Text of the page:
LONDON: Oil rose above $36 a barrel on Friday after the United Arab Emirates joined leading exporter Saudi Arabia in deepening supply curbs in line with OPEC’s biggest ever output cut announced last week. U.S. crude gained $1.01 to $36.36 a barrel by 1219 GMT, off a session high of $36.90while, London Brent rose 94 cents to $37.55. “The only positive news (for the market) came from the UAE,” Olivier Jakob of Petromatrix wrote in a report. “For now at least, Saudi Arabia and the UAE seem to be fully complying with the cuts.”
Abu Dhabi National Oil Co (ADNOC), the main producer in the UAE, the world’s fifth-largest oil exporter, said it would cut supplies of February Murban and Upper Zakum allocations by 15 percent and Lower Zakum and Umm Shaif by 10 percent each.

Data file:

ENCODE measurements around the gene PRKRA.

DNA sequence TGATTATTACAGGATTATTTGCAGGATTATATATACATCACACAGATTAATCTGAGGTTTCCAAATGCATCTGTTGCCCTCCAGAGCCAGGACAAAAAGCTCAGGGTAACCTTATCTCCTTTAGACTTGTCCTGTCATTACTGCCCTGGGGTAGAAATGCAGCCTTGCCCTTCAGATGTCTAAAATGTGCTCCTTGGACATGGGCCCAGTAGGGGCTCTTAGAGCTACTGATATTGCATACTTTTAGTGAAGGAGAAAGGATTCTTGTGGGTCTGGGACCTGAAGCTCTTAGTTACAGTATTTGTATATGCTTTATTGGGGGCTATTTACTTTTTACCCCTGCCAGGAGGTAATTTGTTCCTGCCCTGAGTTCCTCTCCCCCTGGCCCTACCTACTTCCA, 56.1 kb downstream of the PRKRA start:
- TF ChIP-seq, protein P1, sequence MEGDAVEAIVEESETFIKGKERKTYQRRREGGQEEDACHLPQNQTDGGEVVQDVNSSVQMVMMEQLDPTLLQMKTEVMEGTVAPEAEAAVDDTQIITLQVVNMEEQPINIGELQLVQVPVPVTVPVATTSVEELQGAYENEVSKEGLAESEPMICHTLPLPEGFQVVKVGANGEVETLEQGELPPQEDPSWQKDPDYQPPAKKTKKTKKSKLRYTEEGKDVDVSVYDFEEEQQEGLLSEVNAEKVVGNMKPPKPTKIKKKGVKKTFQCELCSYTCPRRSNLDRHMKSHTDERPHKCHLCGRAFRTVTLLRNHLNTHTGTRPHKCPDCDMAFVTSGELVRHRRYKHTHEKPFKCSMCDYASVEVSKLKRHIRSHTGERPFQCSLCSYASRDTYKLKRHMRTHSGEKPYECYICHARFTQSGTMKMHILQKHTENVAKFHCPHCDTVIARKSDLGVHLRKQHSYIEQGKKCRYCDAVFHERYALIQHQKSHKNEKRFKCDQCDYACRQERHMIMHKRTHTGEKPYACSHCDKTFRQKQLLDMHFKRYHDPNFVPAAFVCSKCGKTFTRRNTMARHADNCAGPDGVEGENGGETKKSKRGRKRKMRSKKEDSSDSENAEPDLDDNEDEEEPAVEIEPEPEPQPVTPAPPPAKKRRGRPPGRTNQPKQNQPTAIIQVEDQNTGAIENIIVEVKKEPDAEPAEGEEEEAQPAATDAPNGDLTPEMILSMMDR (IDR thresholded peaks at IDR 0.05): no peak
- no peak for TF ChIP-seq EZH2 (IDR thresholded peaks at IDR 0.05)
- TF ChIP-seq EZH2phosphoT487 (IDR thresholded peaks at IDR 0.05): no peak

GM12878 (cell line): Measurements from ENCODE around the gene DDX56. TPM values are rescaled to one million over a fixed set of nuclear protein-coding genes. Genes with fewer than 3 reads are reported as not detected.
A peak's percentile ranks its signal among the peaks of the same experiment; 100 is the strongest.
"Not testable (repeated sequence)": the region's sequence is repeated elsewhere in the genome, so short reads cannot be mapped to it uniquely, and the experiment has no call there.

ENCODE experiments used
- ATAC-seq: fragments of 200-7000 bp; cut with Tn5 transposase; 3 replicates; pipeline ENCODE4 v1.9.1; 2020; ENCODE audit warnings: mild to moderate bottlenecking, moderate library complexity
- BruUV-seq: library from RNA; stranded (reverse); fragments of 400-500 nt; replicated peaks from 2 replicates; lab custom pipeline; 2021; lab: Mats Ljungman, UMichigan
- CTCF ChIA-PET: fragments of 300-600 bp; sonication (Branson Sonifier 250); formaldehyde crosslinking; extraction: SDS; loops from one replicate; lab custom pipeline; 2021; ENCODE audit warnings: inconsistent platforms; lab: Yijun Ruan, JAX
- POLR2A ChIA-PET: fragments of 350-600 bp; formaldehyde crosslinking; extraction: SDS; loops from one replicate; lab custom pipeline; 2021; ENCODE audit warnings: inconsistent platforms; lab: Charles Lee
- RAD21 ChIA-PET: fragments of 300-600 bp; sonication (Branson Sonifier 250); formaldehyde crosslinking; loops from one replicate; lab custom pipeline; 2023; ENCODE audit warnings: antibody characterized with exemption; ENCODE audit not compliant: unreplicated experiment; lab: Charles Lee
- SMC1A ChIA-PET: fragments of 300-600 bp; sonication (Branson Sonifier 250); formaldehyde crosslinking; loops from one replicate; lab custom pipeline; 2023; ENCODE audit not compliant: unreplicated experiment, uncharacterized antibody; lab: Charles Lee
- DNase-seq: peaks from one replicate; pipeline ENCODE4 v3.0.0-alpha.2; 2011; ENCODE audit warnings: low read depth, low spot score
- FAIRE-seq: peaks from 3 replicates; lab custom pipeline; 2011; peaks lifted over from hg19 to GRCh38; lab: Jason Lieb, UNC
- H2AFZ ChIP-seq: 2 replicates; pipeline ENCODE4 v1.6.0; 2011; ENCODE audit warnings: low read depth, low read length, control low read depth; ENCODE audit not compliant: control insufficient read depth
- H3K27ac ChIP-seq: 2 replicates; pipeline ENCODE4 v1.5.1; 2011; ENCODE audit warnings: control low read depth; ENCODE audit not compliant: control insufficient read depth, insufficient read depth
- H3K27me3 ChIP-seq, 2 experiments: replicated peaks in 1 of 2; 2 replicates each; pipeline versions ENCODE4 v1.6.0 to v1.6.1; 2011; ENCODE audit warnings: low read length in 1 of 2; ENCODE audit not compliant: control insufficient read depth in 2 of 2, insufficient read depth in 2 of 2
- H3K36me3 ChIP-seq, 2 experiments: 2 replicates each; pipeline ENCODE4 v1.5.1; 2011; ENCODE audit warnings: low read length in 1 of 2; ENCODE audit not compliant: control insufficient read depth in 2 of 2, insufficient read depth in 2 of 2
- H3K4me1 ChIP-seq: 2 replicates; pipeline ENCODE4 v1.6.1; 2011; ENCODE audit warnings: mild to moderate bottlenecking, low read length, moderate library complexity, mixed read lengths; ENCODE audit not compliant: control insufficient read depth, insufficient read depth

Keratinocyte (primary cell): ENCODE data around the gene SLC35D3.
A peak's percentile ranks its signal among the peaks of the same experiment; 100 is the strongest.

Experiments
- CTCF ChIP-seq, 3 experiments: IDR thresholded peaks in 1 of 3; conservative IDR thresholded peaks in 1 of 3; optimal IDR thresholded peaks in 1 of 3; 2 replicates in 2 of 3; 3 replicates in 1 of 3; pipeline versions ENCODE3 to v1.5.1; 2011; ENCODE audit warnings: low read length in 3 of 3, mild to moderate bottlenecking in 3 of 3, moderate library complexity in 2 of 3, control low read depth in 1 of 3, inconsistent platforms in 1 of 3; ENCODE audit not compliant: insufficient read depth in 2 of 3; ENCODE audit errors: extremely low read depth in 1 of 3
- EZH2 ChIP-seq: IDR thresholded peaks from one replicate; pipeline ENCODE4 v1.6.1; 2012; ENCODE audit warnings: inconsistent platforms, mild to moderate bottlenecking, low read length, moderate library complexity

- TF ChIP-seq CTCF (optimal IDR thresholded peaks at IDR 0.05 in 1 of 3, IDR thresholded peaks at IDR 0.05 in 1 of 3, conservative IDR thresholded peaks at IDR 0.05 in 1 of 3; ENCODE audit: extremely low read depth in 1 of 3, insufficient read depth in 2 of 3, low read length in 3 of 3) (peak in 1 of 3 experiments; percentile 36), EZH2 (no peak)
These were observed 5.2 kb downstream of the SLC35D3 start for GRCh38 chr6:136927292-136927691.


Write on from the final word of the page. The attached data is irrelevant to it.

A source with an Asian refiner said the ADNOC cuts were more than expected.
“ADNOC had already allocated January volumes, but they reversed the decision, so that messes up our schedule,” the source said. “For February, the reduction volumes are very large, so we may need to adjust our ship loadings.”
The allocations follow a decision last week by the Organization of the Petroleum Exporting Countries to reduce supplies by 2.2 million barrels per day. Saudi Arabia informed its customers even before the OPEC meeting they would be receiving less oil.
The OPEC reduction is its deepest ever as the producer group battles a market slump that has sliced around $110 off the price since a July peak above $147 a barrel. Japan’s deepening recession is expected to cut oil demand in the world’s third-biggest oil consumer after the United States and China, by almost 5 percent in the year starting April. Consumption was also seen sliding by 5.7 percent in the fiscal year ending next March, the Institute of Energy Economics, Japan, said this week.-SANA